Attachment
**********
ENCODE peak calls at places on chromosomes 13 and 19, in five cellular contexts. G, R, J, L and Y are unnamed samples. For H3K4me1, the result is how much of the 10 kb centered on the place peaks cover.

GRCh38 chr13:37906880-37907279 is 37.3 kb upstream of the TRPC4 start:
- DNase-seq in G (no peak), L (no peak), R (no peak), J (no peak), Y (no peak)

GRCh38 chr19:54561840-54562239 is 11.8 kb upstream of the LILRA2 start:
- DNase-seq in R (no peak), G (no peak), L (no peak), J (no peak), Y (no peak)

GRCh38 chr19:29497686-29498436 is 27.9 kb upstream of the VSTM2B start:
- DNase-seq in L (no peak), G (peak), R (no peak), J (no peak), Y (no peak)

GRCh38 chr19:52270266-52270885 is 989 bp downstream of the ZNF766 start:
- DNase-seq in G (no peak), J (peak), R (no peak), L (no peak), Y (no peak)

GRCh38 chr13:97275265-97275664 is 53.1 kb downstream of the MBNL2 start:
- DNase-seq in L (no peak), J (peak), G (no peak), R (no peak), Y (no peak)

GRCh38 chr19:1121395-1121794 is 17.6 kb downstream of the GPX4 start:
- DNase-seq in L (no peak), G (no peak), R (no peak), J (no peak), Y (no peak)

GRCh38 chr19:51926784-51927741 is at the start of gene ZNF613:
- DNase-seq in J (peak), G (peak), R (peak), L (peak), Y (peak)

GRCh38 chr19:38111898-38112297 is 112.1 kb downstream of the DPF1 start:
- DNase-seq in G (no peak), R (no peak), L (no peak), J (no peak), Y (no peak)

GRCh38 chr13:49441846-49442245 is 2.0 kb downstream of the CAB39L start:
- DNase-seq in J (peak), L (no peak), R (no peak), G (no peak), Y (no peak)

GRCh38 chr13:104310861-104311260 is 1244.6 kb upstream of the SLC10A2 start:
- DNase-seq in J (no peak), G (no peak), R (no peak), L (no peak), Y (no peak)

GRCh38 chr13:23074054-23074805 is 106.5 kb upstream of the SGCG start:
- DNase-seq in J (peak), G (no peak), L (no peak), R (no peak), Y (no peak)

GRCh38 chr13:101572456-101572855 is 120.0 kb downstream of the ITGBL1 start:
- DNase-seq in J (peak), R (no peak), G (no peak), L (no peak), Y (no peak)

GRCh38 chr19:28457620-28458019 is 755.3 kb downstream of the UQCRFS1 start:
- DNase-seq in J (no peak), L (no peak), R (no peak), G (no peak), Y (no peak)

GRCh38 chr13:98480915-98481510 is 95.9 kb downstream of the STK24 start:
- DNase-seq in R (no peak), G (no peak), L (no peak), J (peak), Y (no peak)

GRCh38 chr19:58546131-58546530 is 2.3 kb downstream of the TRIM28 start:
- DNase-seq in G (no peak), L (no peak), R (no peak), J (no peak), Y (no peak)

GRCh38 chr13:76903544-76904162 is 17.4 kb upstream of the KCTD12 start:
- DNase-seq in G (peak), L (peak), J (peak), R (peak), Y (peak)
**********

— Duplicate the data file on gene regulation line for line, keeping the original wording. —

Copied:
ENCODE peak calls at places on chromosomes 13 and 19, in five cellular contexts. G, R, J, L and Y are unnamed samples. For H3K4me1, the result is how much of the 10 kb centered on the place peaks cover.

GRCh38 chr13:37906880-37907279 is 37.3 kb upstream of the TRPC4 start:
- DNase-seq in G (no peak), L (no peak), R (no peak), J (no peak), Y (no peak)

GRCh38 chr19:54561840-54562239 is 11.8 kb upstream of the LILRA2 start:
- DNase-seq in R (no peak), G (no peak), L (no peak), J (no peak), Y (no peak)

GRCh38 chr19:29497686-29498436 is 27.9 kb upstream of the VSTM2B start:
- DNase-seq in L (no peak), G (peak), R (no peak), J (no peak), Y (no peak)

GRCh38 chr19:52270266-52270885 is 989 bp downstream of the ZNF766 start:
- DNase-seq in G (no peak), J (peak), R (no peak), L (no peak), Y (no peak)

GRCh38 chr13:97275265-97275664 is 53.1 kb downstream of the MBNL2 start:
- DNase-seq in L (no peak), J (peak), G (no peak), R (no peak), Y (no peak)

GRCh38 chr19:1121395-1121794 is 17.6 kb downstream of the GPX4 start:
- DNase-seq in L (no peak), G (no peak), R (no peak), J (no peak), Y (no peak)

GRCh38 chr19:51926784-51927741 is at the start of gene ZNF613:
- DNase-seq in J (peak), G (peak), R (peak), L (peak), Y (peak)

GRCh38 chr19:38111898-38112297 is 112.1 kb downstream of the DPF1 start:
- DNase-seq in G (no peak), R (no peak), L (no peak), J (no peak), Y (no peak)

GRCh38 chr13:49441846-49442245 is 2.0 kb downstream of the CAB39L start:
- DNase-seq in J (peak), L (no peak), R (no peak), G (no peak), Y (no peak)

GRCh38 chr13:104310861-104311260 is 1244.6 kb upstream of the SLC10A2 start:
- DNase-seq in J (no peak), G (no peak), R (no peak), L (no peak), Y (no peak)

GRCh38 chr13:23074054-23074805 is 106.5 kb upstream of the SGCG start:
- DNase-seq in J (peak), G (no peak), L (no peak), R (no peak), Y (no peak)

GRCh38 chr13:101572456-101572855 is 120.0 kb downstream of the ITGBL1 start:
- DNase-seq in J (peak), R (no peak), G (no peak), L (no peak), Y (no peak)

GRCh38 chr19:28457620-28458019 is 755.3 kb downstream of the UQCRFS1 start:
- DNase-seq in J (no peak), L (no peak), R (no peak), G (no peak), Y (no peak)

GRCh38 chr13:98480915-98481510 is 95.9 kb downstream of the STK24 start:
- DNase-seq in R (no peak), G (no peak), L (no peak), J (peak), Y (no peak)

GRCh38 chr19:58546131-58546530 is 2.3 kb downstream of the TRIM28 start:
- DNase-seq in G (no peak), L (no peak), R (no peak), J (no peak), Y (no peak)

GRCh38 chr13:76903544-76904162 is 17.4 kb upstream of the KCTD12 start:
- DNase-seq in G (peak), L (peak), J (peak), R (peak), Y (peak)